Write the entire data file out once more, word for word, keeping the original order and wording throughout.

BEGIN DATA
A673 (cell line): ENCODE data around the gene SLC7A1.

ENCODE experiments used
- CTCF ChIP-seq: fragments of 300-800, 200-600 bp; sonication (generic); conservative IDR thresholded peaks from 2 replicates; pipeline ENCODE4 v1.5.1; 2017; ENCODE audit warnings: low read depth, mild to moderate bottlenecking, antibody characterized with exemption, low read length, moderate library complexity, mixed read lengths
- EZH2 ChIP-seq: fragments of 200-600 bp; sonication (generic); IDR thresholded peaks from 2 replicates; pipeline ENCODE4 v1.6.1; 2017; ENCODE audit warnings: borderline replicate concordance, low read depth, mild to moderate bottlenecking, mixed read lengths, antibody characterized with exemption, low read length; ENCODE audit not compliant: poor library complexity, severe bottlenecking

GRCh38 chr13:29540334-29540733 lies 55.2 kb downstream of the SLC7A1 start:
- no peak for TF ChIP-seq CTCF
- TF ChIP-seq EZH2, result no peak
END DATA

A673 (cell line): ENCODE data around the gene SLC7A1.

ENCODE experiments used
- CTCF ChIP-seq: fragments of 300-800, 200-600 bp; sonication (generic); conservative IDR thresholded peaks from 2 replicates; pipeline ENCODE4 v1.5.1; 2017; ENCODE audit warnings: low read depth, mild to moderate bottlenecking, antibody characterized with exemption, low read length, moderate library complexity, mixed read lengths
- EZH2 ChIP-seq: fragments of 200-600 bp; sonication (generic); IDR thresholded peaks from 2 replicates; pipeline ENCODE4 v1.6.1; 2017; ENCODE audit warnings: borderline replicate concordance, low read depth, mild to moderate bottlenecking, mixed read lengths, antibody characterized with exemption, low read length; ENCODE audit not compliant: poor library complexity, severe bottlenecking

GRCh38 chr13:29540334-29540733 lies 55.2 kb downstream of the SLC7A1 start:
- no peak for TF ChIP-seq CTCF
- TF ChIP-seq EZH2, result no peak